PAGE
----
Listed for $39 million back in 2015, the asking price for the 140-acre “King Mountain Estate” site, an assemblage of six Marin parcels stretching from Kentfield to Larkspur, upon which a local rock god had planned to build a modern 19,000-square-foot home, was dropped to $25 million last year, a price which includes the approved plans, but not the budget, for the construction of a 27,500-square-foot “legacy compound” atop the site.

And while an advertised “No Reserve” auction for the site was slated to be held this week, said “auction” has quietly ended without an accepted offer and the property remains on the market with a $25 million list price.

15 thoughts on “Auction of Marin Mega-Estate Site Fades to Black”
  1. this proposal and rendering is simply grotesque. A blot on a beautiful natural landscape for millions so that a single ungodly rich person can have a palace and look down on the world. That hilltop should be set aside as open space or left undeveloped. This sort of thing is gives housing development a bad name. Given that the property has 140 acres, seems like there must be less intrusive and obnoxious ways to build a house on the property.

    1. > That hilltop should be set aside as open space or left undeveloped

      Then lobby to have the government take it — and pay for it — through eminent domain.

      > This sort of thing is gives housing development a bad name.

      One house on 140 acres is “housing development”?

    2. As we outlined back in 2015: “Around 110 acres of the King Mountain site are designated as private open space, cannot be developed, and incorporate an existing public hiking trail which must remain as such, but the public’s access is technically restricted to the width of the existing path. The remaining “inner sanctum” of the site, upon which the development could occur, has been fenced.”

    3. In mountainous terrain the sites most amenable to construction are ridge tops and ravine bottoms because that’s where the the slope is the flattest. You can confirm this by looking at topo maps. Notice that most roads follow ridge lines and drainages. Few roads switchback up slopes.

      Of course you can build on slopes though site prep and foundation costs are much much higher.

    4. Single mega mansions on huge parcels are some of the very few building types permitted by Marin County municipalities. It’s as if they practice de facto segregation and elitism, somehow, through zoning rules.

      1. “Single mega mansions on huge parcels are some of the very few building types permitted by Marin County municipalities.”

        That is a total non-sequitur. As if upzoning downtown Mill Valley and Corte Madera for high-density housing will somehow reduce or eliminate the desire or likelihood of the wealthy to build palaces on undeveloped hilltops if allowed? This location is also inappropriate for a big apartment building as well. I full-throatedly support upzoning Marin for true infill and densification of existing neighborhoods and urbanized land one million percent, but that has absolutely nothing to do with this. You might have a case if this were some sort of single family subdivision proposed to cover the hilltop, but it’s not, it’s just a massive bloated fortress for a couple excessively wealthy people to kick around in (who probably will also own several other residences worldwide and will use this part time, because people with this kind of money don’t have just one, or even two “houses”). Just because something is allowed doesn’t make it the right thing to do or OK. The excuse of “it was legal” is a pathetic reason to justify anything, and history does not reflect well on those who fall back on that reason for anything.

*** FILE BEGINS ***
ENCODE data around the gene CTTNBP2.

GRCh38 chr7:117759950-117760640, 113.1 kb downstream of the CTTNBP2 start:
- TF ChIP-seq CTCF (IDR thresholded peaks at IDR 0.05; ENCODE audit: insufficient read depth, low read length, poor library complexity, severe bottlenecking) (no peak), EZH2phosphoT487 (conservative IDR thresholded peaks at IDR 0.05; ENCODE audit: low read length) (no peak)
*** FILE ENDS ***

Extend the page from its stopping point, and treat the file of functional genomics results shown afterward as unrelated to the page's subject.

2. Or, someone can build a really nice property, maybe hire some world-famous or to be world-famous architect to design it, fill it with art, and then donate it to the public realm when they pass away since no one else can afford it after them. Like pretty much most castles in Europe and various private homes in the US that are now museums and state parks (let’s see, Getty, Hearst, Morgan, Frick…). Nothing wrong with that. Sometimes certain aesthetics can only be achieved if it isn’t tamped down into mud by a committee process.

  3. As a landform, King Mountain is a hip which extends outward from Marin’s sacred Mt. Tamalpais.

    It’s an abominable, unwelcome place to put such a vanity project. I agree with those who say the land should become part of MC Open Space and be preserved for all generations.

  4. I don’t have the exact quote, but Frank Lloyd Wright said a house should be built on the brow of a hill, not at the top, so as to maintain continuity with nature. A very rough paraphrase.

  5. I toured this property a few weeks ago and it goes without saying that it is utterly stunning and a treasure. However, as a homesite it is very remote (20 minutes at least from the entrance of Kent Woodlands to the first gate), extremely fire prone, and you can guarantee you’d piss off every single one of your tony neighbors as you developed the property and had massive trucks and equipment slugging their way through the twisty neighborhood roads day in and day out. I also heard they lowered the starting bid at auction to $5 million and I guess there were still no takers.

    Either the County or some of those aforementioned tony Kent Woodlands neighbors should pool the money together to turn this into permanent open space and put this to bed finally.

  6. While this visual shows a white Fortress of Solitude, there is no reason to assume that’s what actually would be built. If the potential owner prefers a more low-key architectural style, would the issues expressed here still be valid? If the design was a low-slung shingle style that merged visually into the existing landscape, why should people object?

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